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February 2010

Leading by Legacy: Leadership and Management Training for Rural Law Enforcement

The International Association of Chiefs of Police (IACP), with support from the Bureau of Justice Assistance, U.S. Department of Justice, recently introduced the Leading by Legacy Program: Leadership and Management Training for First Line Supervisors, Command Staff, and Executives from Rural Law Enforcement Agencies. IACP created the program to meet the unique challenges and needs of rural law enforcement as the agencies strive to provide quality services to the communities. For the past 10 years, the IACP Smaller Police Department Technical Assistance Program has provided training, education, and support to law enforcement agencies serving a population of 50,000 or fewer. Over the course of this time, IACP staff gained an intimate understanding of the resource limitations smaller agencies face, especially during an economic downturn. These limitations can require officers to assume multiple responsibilities for which they may feel ill equipped. Often, the chief executive feels this strain most acutely, which can lead to frequent changes in leadership and a lack of stability within the department.

The Leading by Legacy Program will develop leadership and management training for executives, command staff, and first line supervisors with these challenges in mind. Building future leaders is an essential part of developing stable law enforcement agencies. The goal of the program is to establish a baseline level of leadership and management skills within smaller agencies to promote stability and increase capacity to focus on crime reduction. While the IACP brings significant experience in working with smaller law enforcement agencies, the Leading by Legacy team is dedicated to gathering information on the specific training requests of rural officers in the field. Over the course of two months, the team conducted three focus groups in Fort Worth, Texas; Memphis, Tennessee; and Albuquerque, New Mexico, that involved police chiefs, command staff, and first line supervisors in a conversation around the training needs of their particular departments. Proposed training topics that resulted from the focus group meetings include:

  • Personnel management

  • Corrective discipline

  • Strategic planning

  • Organizational design strategy

In addition to on-site trainings and technical assistance, the Leading by Legacy Program will offer distance-learning opportunities in the form of webinars and CD-ROMs to make resources more accessible for remote departments. The program will deliver a pilot training during the summer of 2010 and will soon begin accepting applications for participants. Information and materials for Leading by Legacy can be found on the following Web page: . Individuals interested in learning more about the Leading by Legacy Program can contact Ben Ekelund, Training Coordinator at 1-800-THE-IACP extension 838 or by e-mail at

Razing Expectations: Erecting a Strategic Vision for Fusion Centers

Razing Expectations is a product of the IACP Homeland Security Committee, outlining that fusion centers do the following:

  • Act as principal intelligence enterprise nodes to network state and local law enforcement, homeland security, and public safety entities to each other and the federal government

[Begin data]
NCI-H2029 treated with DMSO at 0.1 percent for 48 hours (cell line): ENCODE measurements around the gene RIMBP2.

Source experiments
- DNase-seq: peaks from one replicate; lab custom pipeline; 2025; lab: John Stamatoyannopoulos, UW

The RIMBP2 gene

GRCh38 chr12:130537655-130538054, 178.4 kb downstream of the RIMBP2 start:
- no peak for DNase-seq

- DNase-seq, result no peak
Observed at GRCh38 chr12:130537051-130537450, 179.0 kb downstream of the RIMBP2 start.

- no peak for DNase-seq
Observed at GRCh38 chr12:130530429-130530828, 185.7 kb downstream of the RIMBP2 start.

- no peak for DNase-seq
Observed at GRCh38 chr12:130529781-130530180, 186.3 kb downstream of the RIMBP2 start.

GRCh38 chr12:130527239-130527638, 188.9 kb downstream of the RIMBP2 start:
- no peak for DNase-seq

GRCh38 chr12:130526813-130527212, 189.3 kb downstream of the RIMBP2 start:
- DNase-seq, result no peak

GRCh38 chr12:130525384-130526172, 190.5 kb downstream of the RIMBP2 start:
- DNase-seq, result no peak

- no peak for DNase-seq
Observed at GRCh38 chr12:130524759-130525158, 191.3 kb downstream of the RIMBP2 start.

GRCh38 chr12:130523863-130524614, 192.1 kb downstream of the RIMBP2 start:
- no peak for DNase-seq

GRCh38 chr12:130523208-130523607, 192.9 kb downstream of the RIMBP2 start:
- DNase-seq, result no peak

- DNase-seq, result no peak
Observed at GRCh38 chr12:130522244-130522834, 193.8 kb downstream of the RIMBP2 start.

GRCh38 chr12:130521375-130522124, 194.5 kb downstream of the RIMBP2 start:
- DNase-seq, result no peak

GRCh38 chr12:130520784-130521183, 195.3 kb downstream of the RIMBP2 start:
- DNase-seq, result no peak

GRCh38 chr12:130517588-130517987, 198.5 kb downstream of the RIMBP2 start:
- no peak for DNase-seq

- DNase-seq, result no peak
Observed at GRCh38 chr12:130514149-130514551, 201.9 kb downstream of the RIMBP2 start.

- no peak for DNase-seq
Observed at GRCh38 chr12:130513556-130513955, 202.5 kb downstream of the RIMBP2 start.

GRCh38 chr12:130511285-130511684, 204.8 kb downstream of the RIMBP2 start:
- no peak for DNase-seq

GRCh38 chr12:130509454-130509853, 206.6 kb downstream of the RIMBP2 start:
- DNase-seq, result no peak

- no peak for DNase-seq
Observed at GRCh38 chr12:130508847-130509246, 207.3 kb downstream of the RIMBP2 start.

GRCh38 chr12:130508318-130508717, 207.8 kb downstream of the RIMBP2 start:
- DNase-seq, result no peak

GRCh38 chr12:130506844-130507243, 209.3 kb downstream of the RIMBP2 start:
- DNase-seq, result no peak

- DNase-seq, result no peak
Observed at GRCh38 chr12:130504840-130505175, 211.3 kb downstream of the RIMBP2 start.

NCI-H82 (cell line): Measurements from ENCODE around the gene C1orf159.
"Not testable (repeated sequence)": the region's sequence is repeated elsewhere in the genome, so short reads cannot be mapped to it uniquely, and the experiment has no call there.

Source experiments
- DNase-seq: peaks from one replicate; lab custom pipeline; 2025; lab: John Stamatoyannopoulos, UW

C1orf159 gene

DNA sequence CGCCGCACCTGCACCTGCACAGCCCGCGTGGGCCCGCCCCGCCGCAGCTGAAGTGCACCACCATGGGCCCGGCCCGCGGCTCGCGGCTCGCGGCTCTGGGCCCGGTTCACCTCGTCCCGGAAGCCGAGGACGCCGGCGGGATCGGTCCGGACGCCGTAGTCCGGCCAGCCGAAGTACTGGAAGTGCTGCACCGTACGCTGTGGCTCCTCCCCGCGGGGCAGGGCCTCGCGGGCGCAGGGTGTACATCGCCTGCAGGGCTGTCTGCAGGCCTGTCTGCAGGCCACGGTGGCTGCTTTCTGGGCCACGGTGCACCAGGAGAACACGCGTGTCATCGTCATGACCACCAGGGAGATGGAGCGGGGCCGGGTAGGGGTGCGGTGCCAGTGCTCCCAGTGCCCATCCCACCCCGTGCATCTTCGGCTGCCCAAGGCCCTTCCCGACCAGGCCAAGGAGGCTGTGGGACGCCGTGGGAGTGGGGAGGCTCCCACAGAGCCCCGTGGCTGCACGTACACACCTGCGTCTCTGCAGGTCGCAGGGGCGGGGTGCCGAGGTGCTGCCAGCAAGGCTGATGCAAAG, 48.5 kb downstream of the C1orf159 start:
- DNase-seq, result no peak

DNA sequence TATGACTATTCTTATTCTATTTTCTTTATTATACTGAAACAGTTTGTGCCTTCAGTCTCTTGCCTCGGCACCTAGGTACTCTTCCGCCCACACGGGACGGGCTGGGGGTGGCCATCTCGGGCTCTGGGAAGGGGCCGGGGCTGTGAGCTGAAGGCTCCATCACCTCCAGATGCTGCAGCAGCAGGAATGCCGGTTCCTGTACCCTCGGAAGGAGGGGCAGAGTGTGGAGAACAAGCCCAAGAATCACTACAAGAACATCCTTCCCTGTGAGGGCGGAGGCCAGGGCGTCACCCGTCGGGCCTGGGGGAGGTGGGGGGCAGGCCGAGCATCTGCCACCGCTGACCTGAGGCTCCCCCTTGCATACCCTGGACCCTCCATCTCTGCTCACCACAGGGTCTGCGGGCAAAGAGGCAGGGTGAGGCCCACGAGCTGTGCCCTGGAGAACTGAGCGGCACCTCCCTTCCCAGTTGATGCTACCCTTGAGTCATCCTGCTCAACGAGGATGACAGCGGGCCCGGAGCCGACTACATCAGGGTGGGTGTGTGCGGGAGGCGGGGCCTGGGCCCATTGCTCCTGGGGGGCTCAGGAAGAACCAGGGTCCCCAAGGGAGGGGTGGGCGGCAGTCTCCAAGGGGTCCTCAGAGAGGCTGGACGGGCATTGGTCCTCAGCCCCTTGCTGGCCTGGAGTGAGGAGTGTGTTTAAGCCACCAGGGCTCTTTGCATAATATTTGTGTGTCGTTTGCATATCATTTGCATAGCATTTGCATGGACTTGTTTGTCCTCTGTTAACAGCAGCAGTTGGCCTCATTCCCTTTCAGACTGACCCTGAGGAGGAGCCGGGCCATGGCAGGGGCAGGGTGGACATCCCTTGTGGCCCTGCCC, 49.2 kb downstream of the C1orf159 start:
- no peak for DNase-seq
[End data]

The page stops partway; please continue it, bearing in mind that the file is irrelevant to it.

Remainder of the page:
• Harness and apply the collective knowledge of their constituents to address issues related to threat and risk

  • Assume the leading role in informationsharing initiatives related to law enforcement, homeland security, and public safety issues

Razing Expectations makes the recommendation to fusion centers to revisit their business models to ensure that they are aligned in a manner that will embrace collaboration and information sharing to meet the demands of both the present and future.

To review the publication, visit the IACP Web site at

IACP Policy Symposium on LPR and Video Technology

The IACP Technology Center is hosting a symposium on two of the fastest growing technologies in law enforcement: video surveillance and license plate reader (LPR) technology. The interactive forum will feature panel discussions and presentations from practitioners and policy makers. It will focus on the important policy and community concerns that are critical to effective implementation of these valuable public safety tools. Topics will include storage and management of video and data, public policy and the protection of privacy, and updates on the latest public safety technologies.

The IACP symposium will take place on Tuesday, March 23, 2010, at the Sands Expo and Convention Center in Las Vegas, Nevada. Participants will receive complimentary exhibit hall passes to the International Security Conference and Expo (ISC West), opening March 24. For more information and registration details, visit or contact

2009 Law Enforcement Deaths

More than 30 percent of the 2009 fatal law enforcement shootings—15 in all—occurred in just five incidents in which more than one officer was gunned down by a single assailant. These multiple-fatality shootings took place in Lakewood, Washington (four officers); Oakland, California (four officers); Pittsburgh, Pennsylvania (three officers); Okaloosa County, Florida (two officers); and Seminole County, Oklahoma (two officers). The 15 officers killed in these multipledeath shootings were the most of any year since 1981, according to the National Law Enforcement Officers Memorial Fund (NLEOMF).

Overall, fewer U.S. law enforcement officers died in the line of duty in 2009 than in any year in the past half century—an encouraging trend tempered by a disturbing increase in the number of officers who were killed by gunfire, many of them in brutal, ambush-style attacks.

As of December 28, 125 law enforcement officers had died in the line of duty from all causes, a 7 percent reduction from the 133 fatalities in 2008, according to preliminary data compiled by the NLEOMF. The last time officer fatalities were this low was in 1959, when there were 108 line-ofduty deaths.

The overall reduction in law enforcement deaths was driven largely by a steep, 21 percent drop in the number of officers killed in traffic-related incidents. Unfortunately, that achievement was overshadowed by a surge in the number of officers killed by gunfire. According to NLEOMF, 48 officers were shot and killed in 2009, compared to 39 in 2008, which represents a 23 percent increase.